"I am a white author, educator, and activist who has spent the majority of my adult life trying to make sense of race and racism in the United States. But what does it mean to ‘make sense’ of something that is fundamentally attached to people’s lived experiences, and has very real life and death consequences? Drawing on my current research regarding 20th century debates about anti-racist protest fiction, I’ll spend my time with the PechaKucha Baton Rouge audience reflecting o...n the ways our attempts to ‘make sense’ of difference can lead us down harmful paths and prevent us from recognizing and valuing the complexities that surround us.”
VIEW SIMILAR PRESENTATIONS
A Concise History of Race Relations in New Zealand ... Abridged
BY JAMES NOKISE
@ VOL 18
ON FEB 17, 2013
James Nokise gives us a comedic rundown on the history of New Zealand, its diversity, and its rugby team. He talks about New Zealand's original inhabitants, its immigrants, and encourages racial understanding and acceptance across the board.
Poverty and Placement - Race and Reconciliation
BY JONATHAN DODSON
@ VOL 4
ON OCT 29, 2015
While giving up his car for 18 months, Jonathan Dodson noticed barriers within the built environment that keep individuals of different demographics from interacting. This realization led to a study of OKC's approach to race and real estate.
BY DARIUS STEWARD
@ VOL 27
ON FEB 18, 2016
"As Blacks, where do we go? Are we moving forward?"
In Today's Agenda from PechaKucha Night Cleveland Vol. 27, Artist Darius Steward shares his artwork and explains the role that it has in conversations of blackness, injustice and racism.
This was "PechaKucha of the Day" on Wednesday, July 27th, 2016.
Why Not Talk About Race?
BY MAXINE CRUMP
@ VOL 1
ON MAY 27, 2016
"Change the narrative, change your destiny..."
For over 15 years, Maxine Crump worked in news, public relations and media development for the likes of BET, WAFB and others. She was a founding member of the Baton Rouge Blues Foundation, and has been honored many times for her public service work. Maxine is currently the CEO of the non-profit organization, Dialogue on Race Louisiana, which promotes an education process for talking about race in our society. In short, if she's talking, you'll want to be listening.
And talk is exactly what she did at PechaKucha Night Baton Rouge Vol. I. during her presentation, "Why Not Talk About Race?"
Who Knew Camels Could Race?
BY KAY HARTMANN
@ VOL 1
ON APR 09, 2016
According to Kay Hartmann, many Americans, herself included, have little travel experience of the Middle East, which is why her trip to Qatar and the UAE was so enlightening... "Who knew camels could race?" she askes! Take this journey with her for a slice of life view of 2 cities in the Arab Gulf, once Bedouin desert communities a few decades ago, now thriving cosmopolitan metropolises.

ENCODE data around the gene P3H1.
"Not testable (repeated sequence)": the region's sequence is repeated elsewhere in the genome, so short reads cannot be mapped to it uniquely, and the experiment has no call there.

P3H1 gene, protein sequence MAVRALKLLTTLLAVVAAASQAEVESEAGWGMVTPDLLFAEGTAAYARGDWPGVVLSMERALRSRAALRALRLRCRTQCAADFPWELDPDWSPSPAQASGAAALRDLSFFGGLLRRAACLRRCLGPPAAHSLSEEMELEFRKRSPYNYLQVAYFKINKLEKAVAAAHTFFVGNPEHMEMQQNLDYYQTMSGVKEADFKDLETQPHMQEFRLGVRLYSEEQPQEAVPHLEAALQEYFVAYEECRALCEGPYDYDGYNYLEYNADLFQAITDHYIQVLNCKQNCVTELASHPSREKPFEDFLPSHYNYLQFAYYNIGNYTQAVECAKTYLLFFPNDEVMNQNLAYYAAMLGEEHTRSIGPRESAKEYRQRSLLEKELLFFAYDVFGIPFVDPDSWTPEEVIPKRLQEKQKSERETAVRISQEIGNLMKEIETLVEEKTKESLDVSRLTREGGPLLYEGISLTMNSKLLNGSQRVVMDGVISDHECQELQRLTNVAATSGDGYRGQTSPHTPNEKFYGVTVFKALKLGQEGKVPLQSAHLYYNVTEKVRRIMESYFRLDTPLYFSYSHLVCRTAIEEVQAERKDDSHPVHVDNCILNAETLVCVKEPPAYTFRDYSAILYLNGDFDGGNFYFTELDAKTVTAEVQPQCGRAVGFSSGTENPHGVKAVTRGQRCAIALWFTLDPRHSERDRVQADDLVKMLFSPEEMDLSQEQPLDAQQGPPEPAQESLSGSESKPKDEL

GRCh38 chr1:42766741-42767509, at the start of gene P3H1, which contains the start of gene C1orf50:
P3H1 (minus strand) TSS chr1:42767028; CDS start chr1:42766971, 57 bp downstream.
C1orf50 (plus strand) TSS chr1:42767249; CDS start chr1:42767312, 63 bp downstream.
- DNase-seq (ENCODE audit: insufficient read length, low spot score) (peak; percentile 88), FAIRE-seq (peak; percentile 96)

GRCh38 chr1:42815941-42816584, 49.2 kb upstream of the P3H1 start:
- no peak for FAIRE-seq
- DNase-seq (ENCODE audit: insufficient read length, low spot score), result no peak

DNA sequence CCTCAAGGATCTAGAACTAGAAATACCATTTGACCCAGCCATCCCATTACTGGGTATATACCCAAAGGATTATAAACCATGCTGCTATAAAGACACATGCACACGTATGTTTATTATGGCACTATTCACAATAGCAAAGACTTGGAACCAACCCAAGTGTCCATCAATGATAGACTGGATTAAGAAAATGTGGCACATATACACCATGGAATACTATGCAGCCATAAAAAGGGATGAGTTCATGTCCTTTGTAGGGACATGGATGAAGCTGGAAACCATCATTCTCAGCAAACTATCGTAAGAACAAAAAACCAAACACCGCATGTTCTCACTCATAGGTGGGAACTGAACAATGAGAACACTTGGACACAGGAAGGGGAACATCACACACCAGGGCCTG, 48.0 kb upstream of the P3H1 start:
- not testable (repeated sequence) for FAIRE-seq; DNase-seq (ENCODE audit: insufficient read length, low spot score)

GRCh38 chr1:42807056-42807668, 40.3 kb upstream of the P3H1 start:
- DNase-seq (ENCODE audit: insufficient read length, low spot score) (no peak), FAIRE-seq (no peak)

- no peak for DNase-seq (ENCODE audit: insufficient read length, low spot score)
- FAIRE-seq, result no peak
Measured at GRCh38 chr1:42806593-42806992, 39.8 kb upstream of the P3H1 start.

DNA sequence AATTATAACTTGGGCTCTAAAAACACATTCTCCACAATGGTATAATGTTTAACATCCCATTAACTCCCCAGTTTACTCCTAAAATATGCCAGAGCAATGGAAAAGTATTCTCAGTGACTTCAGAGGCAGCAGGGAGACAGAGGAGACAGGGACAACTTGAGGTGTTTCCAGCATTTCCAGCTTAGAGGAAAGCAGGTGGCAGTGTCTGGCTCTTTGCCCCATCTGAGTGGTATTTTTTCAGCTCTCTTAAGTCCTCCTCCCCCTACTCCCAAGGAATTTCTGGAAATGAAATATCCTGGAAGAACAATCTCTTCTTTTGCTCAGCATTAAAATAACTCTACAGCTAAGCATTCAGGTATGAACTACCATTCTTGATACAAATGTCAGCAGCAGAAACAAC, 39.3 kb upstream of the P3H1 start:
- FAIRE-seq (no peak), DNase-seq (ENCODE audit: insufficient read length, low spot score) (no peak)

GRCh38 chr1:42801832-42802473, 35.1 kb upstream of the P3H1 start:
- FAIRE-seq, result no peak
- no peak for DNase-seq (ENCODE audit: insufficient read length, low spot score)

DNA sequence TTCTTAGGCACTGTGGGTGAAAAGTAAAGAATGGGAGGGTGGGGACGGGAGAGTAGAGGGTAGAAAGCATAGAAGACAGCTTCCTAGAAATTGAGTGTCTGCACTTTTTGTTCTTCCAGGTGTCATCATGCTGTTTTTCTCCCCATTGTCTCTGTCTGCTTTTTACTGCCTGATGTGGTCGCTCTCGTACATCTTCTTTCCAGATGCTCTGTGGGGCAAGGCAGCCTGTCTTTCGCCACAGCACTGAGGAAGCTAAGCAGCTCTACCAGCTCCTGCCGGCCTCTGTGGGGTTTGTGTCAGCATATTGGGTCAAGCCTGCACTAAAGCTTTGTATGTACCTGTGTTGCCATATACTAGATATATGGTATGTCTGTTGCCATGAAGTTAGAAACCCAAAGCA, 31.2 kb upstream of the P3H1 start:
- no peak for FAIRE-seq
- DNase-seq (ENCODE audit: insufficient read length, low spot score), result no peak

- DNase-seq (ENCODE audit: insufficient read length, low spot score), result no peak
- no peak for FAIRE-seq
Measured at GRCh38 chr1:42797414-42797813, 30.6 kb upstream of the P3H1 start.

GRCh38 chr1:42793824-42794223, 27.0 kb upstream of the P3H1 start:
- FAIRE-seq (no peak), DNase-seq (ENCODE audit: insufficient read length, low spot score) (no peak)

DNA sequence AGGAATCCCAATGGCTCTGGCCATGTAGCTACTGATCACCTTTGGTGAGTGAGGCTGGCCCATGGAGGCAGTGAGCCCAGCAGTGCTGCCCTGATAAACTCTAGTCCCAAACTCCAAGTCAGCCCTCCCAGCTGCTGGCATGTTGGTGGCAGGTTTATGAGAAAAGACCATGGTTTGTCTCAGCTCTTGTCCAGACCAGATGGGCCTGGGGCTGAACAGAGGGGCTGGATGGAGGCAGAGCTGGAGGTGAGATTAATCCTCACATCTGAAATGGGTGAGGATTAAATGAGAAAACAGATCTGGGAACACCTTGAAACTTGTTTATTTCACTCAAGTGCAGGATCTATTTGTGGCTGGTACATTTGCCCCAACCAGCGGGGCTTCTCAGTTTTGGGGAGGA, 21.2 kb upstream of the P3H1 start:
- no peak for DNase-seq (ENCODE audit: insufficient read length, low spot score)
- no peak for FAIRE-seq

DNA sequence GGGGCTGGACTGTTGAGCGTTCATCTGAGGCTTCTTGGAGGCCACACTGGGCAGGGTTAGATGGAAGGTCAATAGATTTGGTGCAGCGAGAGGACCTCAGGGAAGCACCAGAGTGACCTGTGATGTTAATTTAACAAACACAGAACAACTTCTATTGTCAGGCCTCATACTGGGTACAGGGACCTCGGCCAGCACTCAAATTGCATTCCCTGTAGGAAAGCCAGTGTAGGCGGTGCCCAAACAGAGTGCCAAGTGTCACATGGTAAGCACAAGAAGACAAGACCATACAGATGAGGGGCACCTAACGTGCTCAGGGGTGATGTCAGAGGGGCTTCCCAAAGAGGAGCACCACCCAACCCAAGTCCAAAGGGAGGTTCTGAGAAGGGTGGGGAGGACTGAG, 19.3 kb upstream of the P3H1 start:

My Life as a Hetero Cisgender Millenial Mixed-Race ADHD Agnostic Only Child Black Belt American Named Dominic
BY DOMINIC VELANDO
@ VOL 7
ON JAN 26, 2017
Dominic Velando presents original illustrations revealing highly personal experiences such as his father’s death, drug-induced hallucinations, and doomsday paranoia.
The Art of the Race: An Artist’s Journey and the Race to Mackinac
BY KRISTIN HOSBEIN
@ VOL 11
ON DEC 07, 2017
Kristin Hosbein is an award-winning painter with a studio at the Box Factory for the Arts in St. Joseph, MI. This presentation is a behind the scenes look at the Race to Mackinac and how an artist's participation on the team of the Chicago Yacht Club Race Committee has influenced Kristin’s art. The race is 333 miles long from Chicago IL to Mackinac Island, MI and with over 300 yachts that participate each year it is one of the largest and longest freshwater yacht races in the world.
Kristin enjoys being on the water and painting plein air. She has traveled extensively, is an avid photographer, and a US Coast Guard artist. She has worked supporting the Chicago Yacht Club Race Committee for the Race to Mackinac for the past 11 years on the radio announcing the start of the race to the fleet in Chicago and acknowledging the bridge and the finish up on the island.
Books as Acts of Overcoming
BY KAREN LONG
@ VOL 29
ON AUG 19, 2016
Karen Long was the book editor of The Plain Dealer. Now she manages the Anisfield-Wolf Book Awards – the only juried prize for the best books each year that confront racism and celebrate diversity. Karen works at the Cleveland Foundation and is a literary critic. In this presentation, she make the case that books themselves can be acts of overcoming.